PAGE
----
A diagnosis of ovarian cancer is not an invitation to give up on life. This type of cancer can be treated, and in this article we will present the best treatment options that are available in modern medicine. The first thing you need to know about ovarian cancer is that it affects the female reproductive organs, which are responsible for producing such hormones as estrogen and progesterone. Ovarian cancer is more common in women aged 60-70 years. 80% of cases happen after the menopause. In many cases, pathology1 manifests itself only as a cyst that grows slowly, and gradually transforms into a malignant tumor.
If the cancer has been found in the beginning stages of its development, the survival rate in women is very impressive - up to 94%. Second stage ovarian cancer has a survival rate of between 50 to 70% and third stage has indicators of 35%. Naturally, the sooner disease is diagnosed, the better the prognosis is in the long run.
Ovarian cancer symptoms in early stages are practically absent. It is only when the tumor has become quite large that the patient begins to feel discomfort.
The most common symptoms of ovarian cancer are as follows:
When cancer has metastasized, patients may experience bone pain and headaches. Other ovarian cancer signs are diarrhea and the strange feeling of a foreign body in the abdomen. This feeling may worsen after going to the toilet.
According to American scientific newspaper ScienceDaily, researchers from the University of Yale found mutation genes that contribute to the development of ovarian cancer. These findings were published in Proceedings of the National Academy of Sciences. According to research conducted by Yale professors, only specific gene mutations can contribute to the development of carcinosarcomas. This means that diagnosis of ovarian cancer can in most cases be made earlier if a woman knows she has a genetic predisposition for the disease and gets examined on a regular basis.
Doctors usually use either scan or ultrasound for diagnosis of ovarian cancer. These methods can help doctors identify and assess the nature of the tumor. Doctors also need to check the patient’s medical history to analyze previously transferred gynecological diseases and understand if she has a hereditary predisposition. The doctor may ask you about your menstruation cycle and number of pregnancies. Women are advised to undergo gynecological examination combined with bimanual investigation.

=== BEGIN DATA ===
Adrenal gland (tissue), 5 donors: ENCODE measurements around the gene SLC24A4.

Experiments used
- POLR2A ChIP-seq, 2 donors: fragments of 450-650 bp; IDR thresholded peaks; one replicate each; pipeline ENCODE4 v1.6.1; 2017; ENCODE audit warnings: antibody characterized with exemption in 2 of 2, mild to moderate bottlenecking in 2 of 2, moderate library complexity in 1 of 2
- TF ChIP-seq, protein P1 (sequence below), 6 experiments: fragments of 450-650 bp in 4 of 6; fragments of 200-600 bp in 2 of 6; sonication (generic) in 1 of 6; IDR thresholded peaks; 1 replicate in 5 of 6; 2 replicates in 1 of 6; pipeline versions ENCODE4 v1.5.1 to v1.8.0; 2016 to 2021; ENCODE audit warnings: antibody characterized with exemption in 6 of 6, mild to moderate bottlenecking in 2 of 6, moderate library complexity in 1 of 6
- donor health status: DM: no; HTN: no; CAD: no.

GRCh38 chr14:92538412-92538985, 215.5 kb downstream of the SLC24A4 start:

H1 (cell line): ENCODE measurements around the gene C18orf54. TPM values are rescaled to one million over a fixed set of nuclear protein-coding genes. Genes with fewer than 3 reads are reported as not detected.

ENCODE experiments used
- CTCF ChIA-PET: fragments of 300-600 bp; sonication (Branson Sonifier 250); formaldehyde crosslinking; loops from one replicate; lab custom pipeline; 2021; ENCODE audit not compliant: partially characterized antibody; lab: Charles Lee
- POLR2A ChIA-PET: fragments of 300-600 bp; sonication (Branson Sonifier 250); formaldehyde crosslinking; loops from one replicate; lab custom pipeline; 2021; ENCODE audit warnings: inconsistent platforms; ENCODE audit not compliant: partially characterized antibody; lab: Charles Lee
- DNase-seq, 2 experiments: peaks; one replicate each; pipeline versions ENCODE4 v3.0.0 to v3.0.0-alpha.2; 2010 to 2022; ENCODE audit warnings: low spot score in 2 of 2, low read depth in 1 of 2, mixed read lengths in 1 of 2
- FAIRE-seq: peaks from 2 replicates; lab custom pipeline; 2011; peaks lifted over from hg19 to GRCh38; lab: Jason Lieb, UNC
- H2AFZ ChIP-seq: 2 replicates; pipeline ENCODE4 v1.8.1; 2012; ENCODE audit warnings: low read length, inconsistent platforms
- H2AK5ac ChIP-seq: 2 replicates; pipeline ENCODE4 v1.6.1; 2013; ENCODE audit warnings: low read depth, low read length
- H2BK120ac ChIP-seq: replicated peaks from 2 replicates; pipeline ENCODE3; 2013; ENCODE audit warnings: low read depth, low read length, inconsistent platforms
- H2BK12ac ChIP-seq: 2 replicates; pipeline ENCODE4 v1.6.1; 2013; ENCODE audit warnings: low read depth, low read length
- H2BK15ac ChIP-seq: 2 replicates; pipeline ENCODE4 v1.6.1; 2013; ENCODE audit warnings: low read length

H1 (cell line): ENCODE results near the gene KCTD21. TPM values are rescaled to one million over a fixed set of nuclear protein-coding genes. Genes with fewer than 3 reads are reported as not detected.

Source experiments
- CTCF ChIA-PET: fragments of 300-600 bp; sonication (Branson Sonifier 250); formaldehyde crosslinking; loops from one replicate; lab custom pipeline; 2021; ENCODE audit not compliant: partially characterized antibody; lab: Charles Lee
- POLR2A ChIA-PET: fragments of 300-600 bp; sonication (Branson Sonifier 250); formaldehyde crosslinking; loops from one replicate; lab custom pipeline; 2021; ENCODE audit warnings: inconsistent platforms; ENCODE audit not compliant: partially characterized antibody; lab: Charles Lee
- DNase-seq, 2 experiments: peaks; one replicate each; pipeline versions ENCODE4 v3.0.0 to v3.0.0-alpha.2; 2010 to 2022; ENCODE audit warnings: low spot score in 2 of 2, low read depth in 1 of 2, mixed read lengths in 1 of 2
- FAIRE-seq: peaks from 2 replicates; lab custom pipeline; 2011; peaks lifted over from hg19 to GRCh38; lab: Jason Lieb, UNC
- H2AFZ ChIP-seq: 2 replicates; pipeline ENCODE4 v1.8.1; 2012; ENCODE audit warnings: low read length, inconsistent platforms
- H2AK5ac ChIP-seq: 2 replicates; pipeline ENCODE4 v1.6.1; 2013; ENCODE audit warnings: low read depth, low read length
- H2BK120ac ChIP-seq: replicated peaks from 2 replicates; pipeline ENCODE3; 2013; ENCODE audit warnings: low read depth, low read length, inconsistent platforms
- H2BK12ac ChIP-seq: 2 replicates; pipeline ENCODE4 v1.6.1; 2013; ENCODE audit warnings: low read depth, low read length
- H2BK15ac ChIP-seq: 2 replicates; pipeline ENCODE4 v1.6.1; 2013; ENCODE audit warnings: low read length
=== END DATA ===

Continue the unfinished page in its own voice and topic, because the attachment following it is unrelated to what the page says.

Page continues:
Sometimes diagnosis is done by laparoscopy, whereby a doctor may examine the ovaries by means of inserting a thin lighted tube into the patient’s abdomen. If a benign cyst is found, its removal is not required. If there are signs of cancerous malformation, surgical intervention is necessary.
Surgery of this type of cancer usually implies the removal of the ovaries and sometimes the fallopian tubes. Main surgery types are:
Hysterectomy is the removal of the uterus.
Salpingo-oophorectomy is the removal of fallopian tube and ovaries.
Lymphadenectomy is a resection of affected lymph nodes.
It should be noted that all these types of surgeries are most effective if cancer was diagnosed at an early stage. In this case, women may still be able to reproduce. This applies to cases where cancer has not spread to other organs.
Once surgery is performed, the patient is treated with radiotherapy and chemotherapy. The purpose of these procedures is to try to destroy any cancer cells that were not removed by surgery. Some doctors use a combination of surgery and three courses of chemotherapy.
Nowadays radiosurgery, which is one of the most modern treatment techniques, is also gaining in popularity. This method is practically painless and bloodless, as it does not damage the patient’s healthy tissue. Neoplastic cells are targeted by radioactive rays that are directed through the so-called gamma-knife. This method is only applicable for small tumors and the exact location of the tumor must be calculated very precisely. On average, chemotherapy is administered in three or four (or more) courses. The first course is done immediately after surgery and continues over the following one or two months.
Some patients need to undergo chemotherapy every six months. During the first course of chemotherapy, the patient receives the highest number of dose. The dose of subsequent courses should be no less than seventy per cent of the previous one. To achieve a lasting effect after the operation, chemotherapy is continued from one to three years.
Chemotherapy is sometimes prescribed before surgery, as it inhibits tumor growth and blocks metastases. Nevertheless, chemotherapy has a lot of adverse side effects. They are as follows:
On completion of chemotherapy, these adverse side effects disappear. The patient regains hair growth and their appetite is restored. However, some medications cause lasting side effects, which can remain for life.Hide
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